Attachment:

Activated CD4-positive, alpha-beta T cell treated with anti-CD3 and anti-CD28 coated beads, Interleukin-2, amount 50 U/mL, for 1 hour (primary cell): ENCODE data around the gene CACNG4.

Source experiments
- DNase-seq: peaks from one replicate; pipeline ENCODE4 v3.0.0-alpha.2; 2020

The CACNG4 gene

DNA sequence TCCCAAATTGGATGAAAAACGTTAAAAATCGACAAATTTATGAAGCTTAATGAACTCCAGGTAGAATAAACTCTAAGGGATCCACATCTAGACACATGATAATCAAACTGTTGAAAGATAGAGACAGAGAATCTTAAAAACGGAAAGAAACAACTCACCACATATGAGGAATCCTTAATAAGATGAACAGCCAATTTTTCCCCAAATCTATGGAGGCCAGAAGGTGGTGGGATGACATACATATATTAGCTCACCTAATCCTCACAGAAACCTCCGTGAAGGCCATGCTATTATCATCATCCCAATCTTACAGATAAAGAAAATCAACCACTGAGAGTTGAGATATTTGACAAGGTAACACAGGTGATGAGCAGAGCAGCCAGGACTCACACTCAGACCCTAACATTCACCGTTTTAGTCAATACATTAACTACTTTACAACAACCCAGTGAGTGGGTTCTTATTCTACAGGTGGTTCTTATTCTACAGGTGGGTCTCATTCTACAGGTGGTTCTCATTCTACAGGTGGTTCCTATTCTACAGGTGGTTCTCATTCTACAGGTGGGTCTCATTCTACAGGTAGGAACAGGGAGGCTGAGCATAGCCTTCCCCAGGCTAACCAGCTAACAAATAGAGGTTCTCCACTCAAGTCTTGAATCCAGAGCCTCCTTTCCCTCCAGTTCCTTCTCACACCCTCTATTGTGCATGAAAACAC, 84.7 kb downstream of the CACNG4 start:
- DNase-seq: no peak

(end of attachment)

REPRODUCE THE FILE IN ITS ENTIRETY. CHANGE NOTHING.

Activated CD4-positive, alpha-beta T cell treated with anti-CD3 and anti-CD28 coated beads, Interleukin-2, amount 50 U/mL, for 1 hour (primary cell): ENCODE data around the gene CACNG4.

Source experiments
- DNase-seq: peaks from one replicate; pipeline ENCODE4 v3.0.0-alpha.2; 2020

The CACNG4 gene

DNA sequence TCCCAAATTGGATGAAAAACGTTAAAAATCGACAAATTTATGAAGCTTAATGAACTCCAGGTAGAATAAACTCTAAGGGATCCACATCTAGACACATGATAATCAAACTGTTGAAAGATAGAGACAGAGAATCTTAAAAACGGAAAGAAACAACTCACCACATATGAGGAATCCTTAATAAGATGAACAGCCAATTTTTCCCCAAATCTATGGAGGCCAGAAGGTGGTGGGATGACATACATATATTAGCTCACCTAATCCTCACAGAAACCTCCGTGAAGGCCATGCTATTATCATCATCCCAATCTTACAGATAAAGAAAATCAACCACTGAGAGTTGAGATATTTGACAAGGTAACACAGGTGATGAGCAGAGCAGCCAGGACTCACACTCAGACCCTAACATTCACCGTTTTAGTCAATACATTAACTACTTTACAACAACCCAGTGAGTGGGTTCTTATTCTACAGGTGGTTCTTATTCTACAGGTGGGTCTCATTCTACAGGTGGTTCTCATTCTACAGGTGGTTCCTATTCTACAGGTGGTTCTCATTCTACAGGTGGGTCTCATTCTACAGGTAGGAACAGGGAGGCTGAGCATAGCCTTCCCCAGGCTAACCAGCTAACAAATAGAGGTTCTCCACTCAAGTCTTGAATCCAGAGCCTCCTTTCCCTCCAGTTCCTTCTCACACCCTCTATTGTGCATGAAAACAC, 84.7 kb downstream of the CACNG4 start:
- DNase-seq: no peak